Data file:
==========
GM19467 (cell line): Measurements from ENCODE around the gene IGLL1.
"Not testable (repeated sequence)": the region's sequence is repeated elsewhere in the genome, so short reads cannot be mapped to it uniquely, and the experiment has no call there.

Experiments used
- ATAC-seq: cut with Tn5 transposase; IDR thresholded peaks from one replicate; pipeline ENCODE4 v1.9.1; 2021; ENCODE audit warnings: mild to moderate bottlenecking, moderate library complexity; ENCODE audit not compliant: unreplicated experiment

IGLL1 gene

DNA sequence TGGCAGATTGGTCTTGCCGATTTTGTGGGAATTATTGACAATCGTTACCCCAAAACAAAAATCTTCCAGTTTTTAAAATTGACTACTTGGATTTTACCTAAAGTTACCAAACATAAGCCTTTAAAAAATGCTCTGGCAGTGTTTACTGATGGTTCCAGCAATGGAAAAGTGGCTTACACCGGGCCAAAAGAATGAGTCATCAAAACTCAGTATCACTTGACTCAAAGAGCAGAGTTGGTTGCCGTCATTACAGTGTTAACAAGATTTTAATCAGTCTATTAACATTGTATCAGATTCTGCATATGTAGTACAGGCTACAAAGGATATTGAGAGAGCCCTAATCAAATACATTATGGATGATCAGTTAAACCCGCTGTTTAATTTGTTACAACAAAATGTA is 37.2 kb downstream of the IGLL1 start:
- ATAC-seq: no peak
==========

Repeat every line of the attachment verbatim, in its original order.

GM19467 (cell line): Measurements from ENCODE around the gene IGLL1.
"Not testable (repeated sequence)": the region's sequence is repeated elsewhere in the genome, so short reads cannot be mapped to it uniquely, and the experiment has no call there.

Experiments used
- ATAC-seq: cut with Tn5 transposase; IDR thresholded peaks from one replicate; pipeline ENCODE4 v1.9.1; 2021; ENCODE audit warnings: mild to moderate bottlenecking, moderate library complexity; ENCODE audit not compliant: unreplicated experiment

IGLL1 gene

DNA sequence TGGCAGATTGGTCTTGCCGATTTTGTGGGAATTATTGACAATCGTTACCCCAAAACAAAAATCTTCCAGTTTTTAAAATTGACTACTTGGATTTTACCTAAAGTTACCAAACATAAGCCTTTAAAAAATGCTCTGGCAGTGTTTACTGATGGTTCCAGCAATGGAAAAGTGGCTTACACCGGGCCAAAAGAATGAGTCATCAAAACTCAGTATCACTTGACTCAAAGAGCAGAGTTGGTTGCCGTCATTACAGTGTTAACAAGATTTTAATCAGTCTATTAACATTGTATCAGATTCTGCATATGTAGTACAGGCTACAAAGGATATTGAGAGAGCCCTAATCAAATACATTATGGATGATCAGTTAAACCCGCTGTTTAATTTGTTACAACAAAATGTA is 37.2 kb downstream of the IGLL1 start:
- ATAC-seq: no peak